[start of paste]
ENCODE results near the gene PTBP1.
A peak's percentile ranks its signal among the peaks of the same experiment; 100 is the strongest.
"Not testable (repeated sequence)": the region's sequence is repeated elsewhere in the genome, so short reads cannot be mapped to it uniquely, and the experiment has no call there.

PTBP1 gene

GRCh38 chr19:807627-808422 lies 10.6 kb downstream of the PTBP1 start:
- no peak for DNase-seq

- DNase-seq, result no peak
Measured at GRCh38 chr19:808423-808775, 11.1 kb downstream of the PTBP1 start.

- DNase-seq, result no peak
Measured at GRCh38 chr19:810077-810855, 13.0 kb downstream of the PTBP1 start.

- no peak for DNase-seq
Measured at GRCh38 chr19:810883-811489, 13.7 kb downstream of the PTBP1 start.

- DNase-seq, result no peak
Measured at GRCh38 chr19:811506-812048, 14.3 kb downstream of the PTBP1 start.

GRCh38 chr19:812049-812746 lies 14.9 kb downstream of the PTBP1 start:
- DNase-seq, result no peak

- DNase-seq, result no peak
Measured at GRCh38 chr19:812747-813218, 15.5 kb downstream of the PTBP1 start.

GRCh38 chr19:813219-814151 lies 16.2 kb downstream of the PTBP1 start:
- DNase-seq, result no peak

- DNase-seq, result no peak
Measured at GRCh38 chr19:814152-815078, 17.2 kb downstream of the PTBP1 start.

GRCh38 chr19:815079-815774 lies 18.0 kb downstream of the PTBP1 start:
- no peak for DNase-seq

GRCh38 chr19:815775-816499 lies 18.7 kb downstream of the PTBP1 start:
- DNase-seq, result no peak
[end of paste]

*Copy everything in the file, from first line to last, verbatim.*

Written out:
ENCODE results near the gene PTBP1.
A peak's percentile ranks its signal among the peaks of the same experiment; 100 is the strongest.
"Not testable (repeated sequence)": the region's sequence is repeated elsewhere in the genome, so short reads cannot be mapped to it uniquely, and the experiment has no call there.

PTBP1 gene

GRCh38 chr19:807627-808422 lies 10.6 kb downstream of the PTBP1 start:
- no peak for DNase-seq

- DNase-seq, result no peak
Measured at GRCh38 chr19:808423-808775, 11.1 kb downstream of the PTBP1 start.

- DNase-seq, result no peak
Measured at GRCh38 chr19:810077-810855, 13.0 kb downstream of the PTBP1 start.

- no peak for DNase-seq
Measured at GRCh38 chr19:810883-811489, 13.7 kb downstream of the PTBP1 start.

- DNase-seq, result no peak
Measured at GRCh38 chr19:811506-812048, 14.3 kb downstream of the PTBP1 start.

GRCh38 chr19:812049-812746 lies 14.9 kb downstream of the PTBP1 start:
- DNase-seq, result no peak

- DNase-seq, result no peak
Measured at GRCh38 chr19:812747-813218, 15.5 kb downstream of the PTBP1 start.

GRCh38 chr19:813219-814151 lies 16.2 kb downstream of the PTBP1 start:
- DNase-seq, result no peak

- DNase-seq, result no peak
Measured at GRCh38 chr19:814152-815078, 17.2 kb downstream of the PTBP1 start.

GRCh38 chr19:815079-815774 lies 18.0 kb downstream of the PTBP1 start:
- no peak for DNase-seq

GRCh38 chr19:815775-816499 lies 18.7 kb downstream of the PTBP1 start:
- DNase-seq, result no peak